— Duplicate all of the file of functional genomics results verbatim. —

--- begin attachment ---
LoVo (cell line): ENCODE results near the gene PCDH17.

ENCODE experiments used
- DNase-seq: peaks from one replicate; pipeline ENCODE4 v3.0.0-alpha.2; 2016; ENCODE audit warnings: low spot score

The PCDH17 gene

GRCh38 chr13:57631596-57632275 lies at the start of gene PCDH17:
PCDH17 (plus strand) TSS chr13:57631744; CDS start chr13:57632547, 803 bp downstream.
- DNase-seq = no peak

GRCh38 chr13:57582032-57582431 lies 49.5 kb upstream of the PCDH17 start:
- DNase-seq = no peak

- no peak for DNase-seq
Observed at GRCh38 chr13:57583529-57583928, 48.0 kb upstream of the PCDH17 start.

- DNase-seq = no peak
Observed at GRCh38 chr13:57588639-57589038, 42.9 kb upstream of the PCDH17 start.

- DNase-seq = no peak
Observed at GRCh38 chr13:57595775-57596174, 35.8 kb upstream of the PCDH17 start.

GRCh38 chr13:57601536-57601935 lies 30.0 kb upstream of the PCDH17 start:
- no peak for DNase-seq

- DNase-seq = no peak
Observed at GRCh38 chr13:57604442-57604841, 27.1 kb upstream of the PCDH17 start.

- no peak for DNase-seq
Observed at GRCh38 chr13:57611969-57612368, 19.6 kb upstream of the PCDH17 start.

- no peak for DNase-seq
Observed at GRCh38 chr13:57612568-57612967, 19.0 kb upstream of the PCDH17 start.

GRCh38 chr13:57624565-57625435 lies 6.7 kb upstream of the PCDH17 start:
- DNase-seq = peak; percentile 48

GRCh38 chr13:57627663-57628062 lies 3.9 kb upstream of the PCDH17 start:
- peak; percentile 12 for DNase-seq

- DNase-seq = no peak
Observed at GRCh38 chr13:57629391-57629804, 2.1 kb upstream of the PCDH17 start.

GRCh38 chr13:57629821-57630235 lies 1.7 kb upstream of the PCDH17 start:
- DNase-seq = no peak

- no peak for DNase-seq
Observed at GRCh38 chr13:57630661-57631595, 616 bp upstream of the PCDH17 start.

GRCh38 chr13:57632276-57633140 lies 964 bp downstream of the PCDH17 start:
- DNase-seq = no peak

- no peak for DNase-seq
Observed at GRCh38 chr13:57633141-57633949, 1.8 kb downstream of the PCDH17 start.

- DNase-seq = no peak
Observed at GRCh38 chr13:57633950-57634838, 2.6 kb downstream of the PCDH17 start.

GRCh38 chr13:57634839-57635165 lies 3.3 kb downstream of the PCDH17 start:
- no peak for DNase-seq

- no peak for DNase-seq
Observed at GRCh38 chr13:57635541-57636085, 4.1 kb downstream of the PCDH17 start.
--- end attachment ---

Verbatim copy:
LoVo (cell line): ENCODE results near the gene PCDH17.

ENCODE experiments used
- DNase-seq: peaks from one replicate; pipeline ENCODE4 v3.0.0-alpha.2; 2016; ENCODE audit warnings: low spot score

The PCDH17 gene

GRCh38 chr13:57631596-57632275 lies at the start of gene PCDH17:
PCDH17 (plus strand) TSS chr13:57631744; CDS start chr13:57632547, 803 bp downstream.
- DNase-seq = no peak

GRCh38 chr13:57582032-57582431 lies 49.5 kb upstream of the PCDH17 start:
- DNase-seq = no peak

- no peak for DNase-seq
Observed at GRCh38 chr13:57583529-57583928, 48.0 kb upstream of the PCDH17 start.

- DNase-seq = no peak
Observed at GRCh38 chr13:57588639-57589038, 42.9 kb upstream of the PCDH17 start.

- DNase-seq = no peak
Observed at GRCh38 chr13:57595775-57596174, 35.8 kb upstream of the PCDH17 start.

GRCh38 chr13:57601536-57601935 lies 30.0 kb upstream of the PCDH17 start:
- no peak for DNase-seq

- DNase-seq = no peak
Observed at GRCh38 chr13:57604442-57604841, 27.1 kb upstream of the PCDH17 start.

- no peak for DNase-seq
Observed at GRCh38 chr13:57611969-57612368, 19.6 kb upstream of the PCDH17 start.

- no peak for DNase-seq
Observed at GRCh38 chr13:57612568-57612967, 19.0 kb upstream of the PCDH17 start.

GRCh38 chr13:57624565-57625435 lies 6.7 kb upstream of the PCDH17 start:
- DNase-seq = peak; percentile 48

GRCh38 chr13:57627663-57628062 lies 3.9 kb upstream of the PCDH17 start:
- peak; percentile 12 for DNase-seq

- DNase-seq = no peak
Observed at GRCh38 chr13:57629391-57629804, 2.1 kb upstream of the PCDH17 start.

GRCh38 chr13:57629821-57630235 lies 1.7 kb upstream of the PCDH17 start:
- DNase-seq = no peak

- no peak for DNase-seq
Observed at GRCh38 chr13:57630661-57631595, 616 bp upstream of the PCDH17 start.

GRCh38 chr13:57632276-57633140 lies 964 bp downstream of the PCDH17 start:
- DNase-seq = no peak

- no peak for DNase-seq
Observed at GRCh38 chr13:57633141-57633949, 1.8 kb downstream of the PCDH17 start.

- DNase-seq = no peak
Observed at GRCh38 chr13:57633950-57634838, 2.6 kb downstream of the PCDH17 start.

GRCh38 chr13:57634839-57635165 lies 3.3 kb downstream of the PCDH17 start:
- no peak for DNase-seq

- no peak for DNase-seq
Observed at GRCh38 chr13:57635541-57636085, 4.1 kb downstream of the PCDH17 start.